|The memorial plaque was unveiled at the event.|
The U.S. Department of Energy (DOE) Office of Legacy Management (LM) held an open house and park dedication at the Grand Junction, Colorado, Office to commemorate its place in the Manhattan Project and Cold War histories. The park, located in the middle of the Grand Junction Office campus, was dedicated to Army Major (retired) Philip C. Leahy. Leahy came to Grand Junction in 1943 under secret orders, as a Second Lieutenant, to establish a domestic uranium procurement program for the U.S. Army Corps of Engineers Manhattan Engineer District (MED). Leahy’s orders were to “Find Uranium!” He began by purchasing a $10,500, 55-acre gravel pit by the Gunnison River to use for operations. A log cabin, the only structure on the land at the time, became the project office and still stands at the site today.
The Grand Junction Office was an integral part of the Manhattan Project’s development of the atomic bomb that ended WW II and later as a part of the U.S. Atomic Energy Commission’s (AEC) mission to procure uranium for defense and other purposes. After the war, Leahy led the development of a uranium exploration program, metallurgical laboratory, and refinery at the site. “Establishing the Grand Junction Office was an integral part of the Manhattan Project,” said Dr. April Gil, LM’s Grand Junction Office Manager. “Philip Leahy deserves our recognition for carrying out this important project at a crucial time in our nation’s history.”
Approximately 200 current and former employees of the Grand Junction site; two former AEC employees; board members of the site’s owner, the Riverfront Technology Center (RTC); and public officials attended the June 2 event. The open house began with several speeches about the Grand Junction Office’s role in history. Dr. Gil delivered the welcome speech, thanking the workers who contributed to multiple missions over the 70 years of operations at the Grand Junction Office.
|Dr. April Gil, LM’s Grand Junction Office Manager, delivers the opening speech at the event.|
Dr. Gil shared a touching story about her father’s role in World War II and his debt to MED. LM Director, David Geiser, talked about LM’s mission, the importance of records and recording history, and the need for visitor centers, such as the original log cabin at the Grand Junction site. Jon Maraschin, RTC Executive Director, spoke about the site’s future and the collaborative roles of DOE and RTC. Bill Chenoweth, former AEC, Energy Research and Development Agency, and DOE employee—and expert uranium geologist—talked about Grand Junction site history and his memories of Philip Leahy. Letters and papers that Bill Chenoweth and Philip Leahy exchanged over the years document their recollections of MED and AEC activities and are important site history records.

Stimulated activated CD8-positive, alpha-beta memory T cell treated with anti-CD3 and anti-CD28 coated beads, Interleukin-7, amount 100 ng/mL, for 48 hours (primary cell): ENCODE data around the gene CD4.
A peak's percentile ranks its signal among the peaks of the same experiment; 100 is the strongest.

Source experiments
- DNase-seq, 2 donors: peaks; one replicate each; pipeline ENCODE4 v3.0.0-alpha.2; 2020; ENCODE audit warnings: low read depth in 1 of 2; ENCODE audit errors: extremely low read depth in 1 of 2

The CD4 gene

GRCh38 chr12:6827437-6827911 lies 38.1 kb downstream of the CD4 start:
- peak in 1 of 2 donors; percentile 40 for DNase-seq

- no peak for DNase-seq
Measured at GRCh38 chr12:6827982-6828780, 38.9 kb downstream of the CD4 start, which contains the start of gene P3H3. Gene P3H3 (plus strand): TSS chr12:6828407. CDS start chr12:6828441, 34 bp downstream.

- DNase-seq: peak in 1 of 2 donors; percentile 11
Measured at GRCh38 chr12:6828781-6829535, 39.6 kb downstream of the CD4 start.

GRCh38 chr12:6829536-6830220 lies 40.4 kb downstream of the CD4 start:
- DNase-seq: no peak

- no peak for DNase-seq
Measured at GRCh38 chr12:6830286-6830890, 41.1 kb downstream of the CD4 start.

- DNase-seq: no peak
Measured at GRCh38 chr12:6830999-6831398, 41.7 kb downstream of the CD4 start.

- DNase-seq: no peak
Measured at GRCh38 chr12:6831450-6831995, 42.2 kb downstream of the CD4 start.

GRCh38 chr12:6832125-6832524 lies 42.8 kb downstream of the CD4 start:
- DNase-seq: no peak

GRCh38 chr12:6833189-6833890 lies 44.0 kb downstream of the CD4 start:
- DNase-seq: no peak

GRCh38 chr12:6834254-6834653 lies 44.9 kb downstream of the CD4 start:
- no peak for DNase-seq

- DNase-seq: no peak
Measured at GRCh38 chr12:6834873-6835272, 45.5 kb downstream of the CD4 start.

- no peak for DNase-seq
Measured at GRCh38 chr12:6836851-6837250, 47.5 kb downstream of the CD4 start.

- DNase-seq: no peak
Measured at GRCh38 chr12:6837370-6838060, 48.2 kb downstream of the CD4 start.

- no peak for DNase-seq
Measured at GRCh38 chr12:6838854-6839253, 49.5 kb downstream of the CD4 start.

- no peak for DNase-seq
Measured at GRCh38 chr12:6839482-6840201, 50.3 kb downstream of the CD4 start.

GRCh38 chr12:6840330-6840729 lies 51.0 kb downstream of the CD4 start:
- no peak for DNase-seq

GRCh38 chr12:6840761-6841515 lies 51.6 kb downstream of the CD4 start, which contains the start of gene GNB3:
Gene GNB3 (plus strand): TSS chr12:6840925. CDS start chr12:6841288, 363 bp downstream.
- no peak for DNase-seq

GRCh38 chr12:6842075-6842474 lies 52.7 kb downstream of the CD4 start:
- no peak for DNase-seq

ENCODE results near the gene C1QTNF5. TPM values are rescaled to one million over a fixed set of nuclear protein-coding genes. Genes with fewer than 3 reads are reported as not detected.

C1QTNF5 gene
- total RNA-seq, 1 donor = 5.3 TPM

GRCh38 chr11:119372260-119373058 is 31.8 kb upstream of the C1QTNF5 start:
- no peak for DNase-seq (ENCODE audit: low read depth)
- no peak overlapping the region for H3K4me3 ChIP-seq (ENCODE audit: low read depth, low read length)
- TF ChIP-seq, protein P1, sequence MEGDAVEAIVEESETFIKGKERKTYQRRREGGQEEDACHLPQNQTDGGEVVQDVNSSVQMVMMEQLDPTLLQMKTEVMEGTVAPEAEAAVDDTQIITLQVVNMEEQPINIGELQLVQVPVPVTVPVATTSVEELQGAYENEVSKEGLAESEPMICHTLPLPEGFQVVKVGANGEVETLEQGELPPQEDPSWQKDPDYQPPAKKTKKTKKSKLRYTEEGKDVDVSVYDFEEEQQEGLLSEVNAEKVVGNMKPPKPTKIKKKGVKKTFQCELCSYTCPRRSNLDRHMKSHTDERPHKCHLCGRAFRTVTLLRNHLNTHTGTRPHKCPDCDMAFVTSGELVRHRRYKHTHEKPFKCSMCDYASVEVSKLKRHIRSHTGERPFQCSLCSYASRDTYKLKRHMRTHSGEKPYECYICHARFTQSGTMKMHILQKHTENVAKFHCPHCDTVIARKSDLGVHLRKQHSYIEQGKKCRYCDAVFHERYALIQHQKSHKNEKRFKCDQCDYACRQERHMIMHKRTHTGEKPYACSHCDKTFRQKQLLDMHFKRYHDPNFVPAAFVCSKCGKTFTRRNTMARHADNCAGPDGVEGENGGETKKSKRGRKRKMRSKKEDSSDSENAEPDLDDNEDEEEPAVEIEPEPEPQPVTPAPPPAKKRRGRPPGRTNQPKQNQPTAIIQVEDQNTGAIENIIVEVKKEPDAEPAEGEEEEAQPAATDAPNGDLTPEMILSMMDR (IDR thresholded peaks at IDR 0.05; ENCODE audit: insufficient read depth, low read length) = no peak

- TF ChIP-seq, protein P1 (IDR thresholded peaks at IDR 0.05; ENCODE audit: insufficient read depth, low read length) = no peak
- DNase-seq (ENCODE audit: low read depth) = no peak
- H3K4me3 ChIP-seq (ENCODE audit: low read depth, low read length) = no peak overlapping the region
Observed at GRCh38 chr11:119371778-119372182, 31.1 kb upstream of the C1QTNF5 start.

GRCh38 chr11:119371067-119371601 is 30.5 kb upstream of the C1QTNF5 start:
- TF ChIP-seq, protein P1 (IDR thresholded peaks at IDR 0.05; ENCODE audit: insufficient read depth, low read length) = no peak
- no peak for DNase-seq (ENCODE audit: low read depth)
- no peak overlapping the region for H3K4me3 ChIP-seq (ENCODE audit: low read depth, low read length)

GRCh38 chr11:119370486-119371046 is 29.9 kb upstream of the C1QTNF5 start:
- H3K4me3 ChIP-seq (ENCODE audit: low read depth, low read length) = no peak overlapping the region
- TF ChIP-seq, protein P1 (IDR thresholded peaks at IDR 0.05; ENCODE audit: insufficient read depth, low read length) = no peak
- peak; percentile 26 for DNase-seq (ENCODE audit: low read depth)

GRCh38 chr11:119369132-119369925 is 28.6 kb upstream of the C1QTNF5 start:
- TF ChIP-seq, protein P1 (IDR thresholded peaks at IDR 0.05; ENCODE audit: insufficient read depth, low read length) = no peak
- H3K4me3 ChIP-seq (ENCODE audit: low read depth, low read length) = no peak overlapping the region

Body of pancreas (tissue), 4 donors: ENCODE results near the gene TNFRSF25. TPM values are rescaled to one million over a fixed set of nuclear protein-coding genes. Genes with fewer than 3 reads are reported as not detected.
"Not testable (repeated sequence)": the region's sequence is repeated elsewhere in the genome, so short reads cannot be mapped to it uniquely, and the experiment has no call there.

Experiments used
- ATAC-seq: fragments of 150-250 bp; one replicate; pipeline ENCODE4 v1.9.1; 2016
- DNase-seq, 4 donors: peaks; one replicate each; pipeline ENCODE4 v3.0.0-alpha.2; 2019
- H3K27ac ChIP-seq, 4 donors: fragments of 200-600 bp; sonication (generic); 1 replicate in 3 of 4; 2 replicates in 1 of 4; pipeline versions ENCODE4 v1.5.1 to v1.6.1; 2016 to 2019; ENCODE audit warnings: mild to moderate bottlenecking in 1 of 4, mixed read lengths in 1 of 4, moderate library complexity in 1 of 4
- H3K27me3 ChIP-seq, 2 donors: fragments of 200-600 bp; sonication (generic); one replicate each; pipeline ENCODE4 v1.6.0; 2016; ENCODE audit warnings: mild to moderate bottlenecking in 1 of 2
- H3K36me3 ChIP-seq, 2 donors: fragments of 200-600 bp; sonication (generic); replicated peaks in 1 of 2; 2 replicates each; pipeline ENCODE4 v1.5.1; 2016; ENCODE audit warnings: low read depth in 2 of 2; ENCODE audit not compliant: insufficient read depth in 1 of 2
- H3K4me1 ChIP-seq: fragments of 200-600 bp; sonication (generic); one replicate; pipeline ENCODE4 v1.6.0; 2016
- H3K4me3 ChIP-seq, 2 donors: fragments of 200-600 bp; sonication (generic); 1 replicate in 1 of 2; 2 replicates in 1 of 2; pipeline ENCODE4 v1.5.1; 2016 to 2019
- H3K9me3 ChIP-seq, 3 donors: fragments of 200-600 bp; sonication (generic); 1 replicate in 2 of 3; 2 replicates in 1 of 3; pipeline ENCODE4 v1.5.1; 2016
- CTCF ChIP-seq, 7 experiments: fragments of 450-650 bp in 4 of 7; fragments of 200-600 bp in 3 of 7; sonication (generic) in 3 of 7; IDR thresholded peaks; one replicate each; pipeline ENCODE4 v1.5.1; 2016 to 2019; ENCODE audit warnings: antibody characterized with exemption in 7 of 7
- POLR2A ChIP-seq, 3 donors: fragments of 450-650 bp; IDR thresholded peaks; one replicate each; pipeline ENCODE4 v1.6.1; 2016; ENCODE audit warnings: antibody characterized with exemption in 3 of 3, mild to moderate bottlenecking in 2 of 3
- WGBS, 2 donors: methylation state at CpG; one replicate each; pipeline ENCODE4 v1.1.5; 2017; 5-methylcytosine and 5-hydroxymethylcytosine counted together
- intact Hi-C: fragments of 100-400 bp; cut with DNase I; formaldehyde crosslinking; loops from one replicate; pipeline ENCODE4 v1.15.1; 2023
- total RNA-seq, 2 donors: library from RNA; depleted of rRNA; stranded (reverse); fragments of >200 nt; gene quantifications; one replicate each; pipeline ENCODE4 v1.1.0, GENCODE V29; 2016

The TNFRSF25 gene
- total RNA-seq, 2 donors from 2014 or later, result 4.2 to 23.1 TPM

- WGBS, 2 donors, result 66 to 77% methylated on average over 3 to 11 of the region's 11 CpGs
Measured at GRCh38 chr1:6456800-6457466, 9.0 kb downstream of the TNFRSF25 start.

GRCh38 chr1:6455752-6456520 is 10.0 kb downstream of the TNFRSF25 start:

Two of Leahy’s daughters and a granddaughter attended the event, with their spouses. Leahy’s family shared fond memories of their father, his resourcefulness in carrying out his mission, and his “let’s get it done” attitude towards any challenge presented to him. They also recalled a time when, as children, they were surprised to see their father with a briefcase chained and locked to his wrist. “The park is a wonderful tribute to the many people that worked to complete this piece of the Manhattan Project,” said Cathy Green, Leahy’s granddaughter. I can see your respect and high regard for my grandfather, and I believe the office will continue to serve our country. The Grand Junction campus will continue to celebrate its past and look to the future.”
David Geiser and April Gil unveiled a bronze plaque honoring Philip C. Leahy. After the formal ceremony, guests were able to walk around the grounds, look at the history displays, reconnect with friends and colleagues, and enjoy refreshments, including lemon “yellow cake.”
|Sharon Bachochin and Linda Dierks, Leahy’s daughters, share memories of their father at the dedication.||Sharon Bachochin, Leahy’s daughter, admires a history display at the Philip C. Leahy Memorial Park.|